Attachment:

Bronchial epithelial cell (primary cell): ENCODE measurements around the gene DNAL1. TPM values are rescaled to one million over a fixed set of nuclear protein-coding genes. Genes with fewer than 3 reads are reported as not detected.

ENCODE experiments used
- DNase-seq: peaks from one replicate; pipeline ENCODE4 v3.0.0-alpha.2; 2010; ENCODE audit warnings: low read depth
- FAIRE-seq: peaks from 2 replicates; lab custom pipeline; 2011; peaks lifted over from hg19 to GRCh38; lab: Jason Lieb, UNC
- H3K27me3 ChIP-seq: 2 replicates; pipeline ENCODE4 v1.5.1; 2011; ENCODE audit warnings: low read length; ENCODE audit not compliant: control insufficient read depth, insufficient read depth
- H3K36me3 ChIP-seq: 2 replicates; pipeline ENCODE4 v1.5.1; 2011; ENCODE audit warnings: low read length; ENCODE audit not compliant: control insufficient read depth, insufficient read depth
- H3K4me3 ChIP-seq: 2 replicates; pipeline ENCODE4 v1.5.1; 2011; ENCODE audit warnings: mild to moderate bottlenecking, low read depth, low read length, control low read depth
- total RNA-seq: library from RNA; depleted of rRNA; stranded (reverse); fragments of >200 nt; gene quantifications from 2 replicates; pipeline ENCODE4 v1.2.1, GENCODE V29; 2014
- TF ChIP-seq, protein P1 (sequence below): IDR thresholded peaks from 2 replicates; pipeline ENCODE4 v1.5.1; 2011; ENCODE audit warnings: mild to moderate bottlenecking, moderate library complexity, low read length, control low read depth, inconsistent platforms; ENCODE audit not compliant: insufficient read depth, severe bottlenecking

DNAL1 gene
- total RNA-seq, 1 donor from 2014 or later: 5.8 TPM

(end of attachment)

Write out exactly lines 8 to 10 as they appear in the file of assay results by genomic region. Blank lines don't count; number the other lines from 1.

- total RNA-seq: library from RNA; depleted of rRNA; stranded (reverse); fragments of >200 nt; gene quantifications from 2 replicates; pipeline ENCODE4 v1.2.1, GENCODE V29; 2014
- TF ChIP-seq, protein P1 (sequence below): IDR thresholded peaks from 2 replicates; pipeline ENCODE4 v1.5.1; 2011; ENCODE audit warnings: mild to moderate bottlenecking, moderate library complexity, low read length, control low read depth, inconsistent platforms; ENCODE audit not compliant: insufficient read depth, severe bottlenecking

DNAL1 gene